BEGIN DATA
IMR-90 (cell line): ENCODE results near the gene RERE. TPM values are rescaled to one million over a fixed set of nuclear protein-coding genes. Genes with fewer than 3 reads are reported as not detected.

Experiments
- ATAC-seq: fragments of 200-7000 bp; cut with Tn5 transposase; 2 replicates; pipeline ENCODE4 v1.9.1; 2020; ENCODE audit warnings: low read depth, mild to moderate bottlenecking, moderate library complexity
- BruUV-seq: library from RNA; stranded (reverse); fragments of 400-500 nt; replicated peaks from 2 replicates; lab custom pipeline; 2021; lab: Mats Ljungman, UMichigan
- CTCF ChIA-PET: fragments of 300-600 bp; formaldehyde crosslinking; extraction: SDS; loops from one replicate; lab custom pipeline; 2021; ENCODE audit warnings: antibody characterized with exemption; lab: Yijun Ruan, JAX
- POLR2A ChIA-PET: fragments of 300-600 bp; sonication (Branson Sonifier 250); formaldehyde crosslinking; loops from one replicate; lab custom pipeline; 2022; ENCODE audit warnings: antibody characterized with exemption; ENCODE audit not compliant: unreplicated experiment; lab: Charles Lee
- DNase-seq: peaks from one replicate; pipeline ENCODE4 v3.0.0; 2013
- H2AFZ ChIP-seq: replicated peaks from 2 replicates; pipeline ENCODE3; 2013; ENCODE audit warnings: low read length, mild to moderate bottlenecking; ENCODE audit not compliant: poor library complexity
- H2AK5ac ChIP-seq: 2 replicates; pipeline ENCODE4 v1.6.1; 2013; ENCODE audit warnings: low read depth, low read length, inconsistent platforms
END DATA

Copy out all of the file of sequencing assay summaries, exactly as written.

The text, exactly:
IMR-90 (cell line): ENCODE results near the gene RERE. TPM values are rescaled to one million over a fixed set of nuclear protein-coding genes. Genes with fewer than 3 reads are reported as not detected.

Experiments
- ATAC-seq: fragments of 200-7000 bp; cut with Tn5 transposase; 2 replicates; pipeline ENCODE4 v1.9.1; 2020; ENCODE audit warnings: low read depth, mild to moderate bottlenecking, moderate library complexity
- BruUV-seq: library from RNA; stranded (reverse); fragments of 400-500 nt; replicated peaks from 2 replicates; lab custom pipeline; 2021; lab: Mats Ljungman, UMichigan
- CTCF ChIA-PET: fragments of 300-600 bp; formaldehyde crosslinking; extraction: SDS; loops from one replicate; lab custom pipeline; 2021; ENCODE audit warnings: antibody characterized with exemption; lab: Yijun Ruan, JAX
- POLR2A ChIA-PET: fragments of 300-600 bp; sonication (Branson Sonifier 250); formaldehyde crosslinking; loops from one replicate; lab custom pipeline; 2022; ENCODE audit warnings: antibody characterized with exemption; ENCODE audit not compliant: unreplicated experiment; lab: Charles Lee
- DNase-seq: peaks from one replicate; pipeline ENCODE4 v3.0.0; 2013
- H2AFZ ChIP-seq: replicated peaks from 2 replicates; pipeline ENCODE3; 2013; ENCODE audit warnings: low read length, mild to moderate bottlenecking; ENCODE audit not compliant: poor library complexity
- H2AK5ac ChIP-seq: 2 replicates; pipeline ENCODE4 v1.6.1; 2013; ENCODE audit warnings: low read depth, low read length, inconsistent platforms